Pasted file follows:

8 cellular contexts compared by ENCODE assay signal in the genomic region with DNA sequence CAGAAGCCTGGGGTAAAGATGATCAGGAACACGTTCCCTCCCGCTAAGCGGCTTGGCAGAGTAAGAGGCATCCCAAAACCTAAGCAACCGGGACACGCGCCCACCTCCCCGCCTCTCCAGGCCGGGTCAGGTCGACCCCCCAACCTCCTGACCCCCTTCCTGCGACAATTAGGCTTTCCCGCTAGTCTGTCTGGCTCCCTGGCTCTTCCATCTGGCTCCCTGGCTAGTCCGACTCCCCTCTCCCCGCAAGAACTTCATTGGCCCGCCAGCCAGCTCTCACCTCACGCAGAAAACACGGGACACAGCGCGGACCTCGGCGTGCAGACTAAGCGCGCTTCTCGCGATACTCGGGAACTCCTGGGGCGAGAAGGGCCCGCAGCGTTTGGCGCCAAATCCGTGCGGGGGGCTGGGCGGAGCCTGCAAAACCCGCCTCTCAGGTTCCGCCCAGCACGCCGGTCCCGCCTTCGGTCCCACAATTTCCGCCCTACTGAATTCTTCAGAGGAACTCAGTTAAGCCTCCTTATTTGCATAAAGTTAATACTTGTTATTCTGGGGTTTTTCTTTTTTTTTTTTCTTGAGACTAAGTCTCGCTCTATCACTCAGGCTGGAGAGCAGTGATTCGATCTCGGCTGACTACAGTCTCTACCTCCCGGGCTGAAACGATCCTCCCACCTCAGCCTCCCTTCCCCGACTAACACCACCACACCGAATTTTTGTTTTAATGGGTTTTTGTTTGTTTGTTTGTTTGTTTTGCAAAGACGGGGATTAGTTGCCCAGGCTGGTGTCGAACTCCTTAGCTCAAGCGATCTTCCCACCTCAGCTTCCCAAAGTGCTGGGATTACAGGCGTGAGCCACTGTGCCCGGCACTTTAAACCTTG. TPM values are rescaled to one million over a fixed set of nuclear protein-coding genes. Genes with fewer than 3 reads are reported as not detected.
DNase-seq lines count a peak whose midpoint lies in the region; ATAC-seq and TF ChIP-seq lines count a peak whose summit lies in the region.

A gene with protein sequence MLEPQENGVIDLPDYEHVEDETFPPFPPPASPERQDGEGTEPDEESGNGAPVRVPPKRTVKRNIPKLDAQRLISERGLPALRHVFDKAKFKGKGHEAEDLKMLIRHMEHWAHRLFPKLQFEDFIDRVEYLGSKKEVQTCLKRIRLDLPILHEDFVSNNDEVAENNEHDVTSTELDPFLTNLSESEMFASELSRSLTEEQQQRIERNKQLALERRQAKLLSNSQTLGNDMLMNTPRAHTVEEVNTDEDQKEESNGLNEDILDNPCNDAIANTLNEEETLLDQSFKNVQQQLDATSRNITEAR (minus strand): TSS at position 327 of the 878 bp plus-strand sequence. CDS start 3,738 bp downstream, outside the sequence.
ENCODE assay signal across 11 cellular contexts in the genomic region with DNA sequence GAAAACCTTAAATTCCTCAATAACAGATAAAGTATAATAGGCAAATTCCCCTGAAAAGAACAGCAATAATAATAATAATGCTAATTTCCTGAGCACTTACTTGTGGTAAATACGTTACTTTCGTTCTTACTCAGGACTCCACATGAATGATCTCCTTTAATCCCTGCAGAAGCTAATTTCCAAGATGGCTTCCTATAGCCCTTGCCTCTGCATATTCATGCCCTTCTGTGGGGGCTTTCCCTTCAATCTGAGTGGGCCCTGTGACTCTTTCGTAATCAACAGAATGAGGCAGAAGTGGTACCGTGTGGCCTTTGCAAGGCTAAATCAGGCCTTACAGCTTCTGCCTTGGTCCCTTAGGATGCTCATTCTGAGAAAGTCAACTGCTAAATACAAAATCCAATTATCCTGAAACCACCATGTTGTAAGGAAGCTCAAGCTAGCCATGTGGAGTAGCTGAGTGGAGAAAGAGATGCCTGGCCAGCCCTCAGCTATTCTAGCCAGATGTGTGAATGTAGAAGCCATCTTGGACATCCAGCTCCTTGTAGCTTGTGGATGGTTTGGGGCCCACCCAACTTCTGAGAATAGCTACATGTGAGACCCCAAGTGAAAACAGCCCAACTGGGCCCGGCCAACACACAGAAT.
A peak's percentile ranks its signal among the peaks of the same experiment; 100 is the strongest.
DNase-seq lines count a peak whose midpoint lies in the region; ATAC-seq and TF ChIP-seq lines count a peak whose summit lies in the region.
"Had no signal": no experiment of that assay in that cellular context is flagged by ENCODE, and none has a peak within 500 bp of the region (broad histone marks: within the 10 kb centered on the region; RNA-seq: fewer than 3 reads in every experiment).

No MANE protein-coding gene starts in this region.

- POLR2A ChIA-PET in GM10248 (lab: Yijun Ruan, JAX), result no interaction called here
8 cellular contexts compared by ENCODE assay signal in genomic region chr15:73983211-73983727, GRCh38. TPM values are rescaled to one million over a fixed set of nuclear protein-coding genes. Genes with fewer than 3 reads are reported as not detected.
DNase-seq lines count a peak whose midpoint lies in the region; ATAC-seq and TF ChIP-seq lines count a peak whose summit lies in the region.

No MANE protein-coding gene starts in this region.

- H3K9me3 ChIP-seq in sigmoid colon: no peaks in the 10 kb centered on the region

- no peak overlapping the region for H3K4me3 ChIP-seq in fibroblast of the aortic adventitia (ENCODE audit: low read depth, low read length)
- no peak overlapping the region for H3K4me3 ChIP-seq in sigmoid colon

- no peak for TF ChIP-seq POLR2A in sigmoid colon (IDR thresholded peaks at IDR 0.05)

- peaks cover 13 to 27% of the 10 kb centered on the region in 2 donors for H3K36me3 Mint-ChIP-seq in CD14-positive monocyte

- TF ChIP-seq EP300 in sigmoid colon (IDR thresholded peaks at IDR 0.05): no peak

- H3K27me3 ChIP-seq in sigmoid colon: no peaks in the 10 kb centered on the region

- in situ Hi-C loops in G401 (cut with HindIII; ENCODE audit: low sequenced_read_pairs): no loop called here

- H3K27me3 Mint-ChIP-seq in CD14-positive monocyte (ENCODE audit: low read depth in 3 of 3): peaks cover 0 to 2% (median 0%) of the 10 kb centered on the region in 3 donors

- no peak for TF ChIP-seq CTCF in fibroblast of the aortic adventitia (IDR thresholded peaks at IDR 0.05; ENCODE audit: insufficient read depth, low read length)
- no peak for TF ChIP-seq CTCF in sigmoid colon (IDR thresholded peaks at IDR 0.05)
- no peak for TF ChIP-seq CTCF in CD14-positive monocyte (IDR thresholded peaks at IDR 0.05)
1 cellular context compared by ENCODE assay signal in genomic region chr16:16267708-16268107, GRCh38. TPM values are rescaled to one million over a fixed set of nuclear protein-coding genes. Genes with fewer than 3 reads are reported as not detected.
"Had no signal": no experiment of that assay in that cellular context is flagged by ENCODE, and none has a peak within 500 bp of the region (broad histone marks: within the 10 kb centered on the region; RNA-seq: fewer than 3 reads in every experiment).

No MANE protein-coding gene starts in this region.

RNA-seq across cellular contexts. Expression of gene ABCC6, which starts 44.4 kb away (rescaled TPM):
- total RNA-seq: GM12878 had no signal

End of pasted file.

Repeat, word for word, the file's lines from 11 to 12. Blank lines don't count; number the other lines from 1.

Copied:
DNase-seq lines count a peak whose midpoint lies in the region; ATAC-seq and TF ChIP-seq lines count a peak whose summit lies in the region.

No MANE protein-coding gene starts in this region.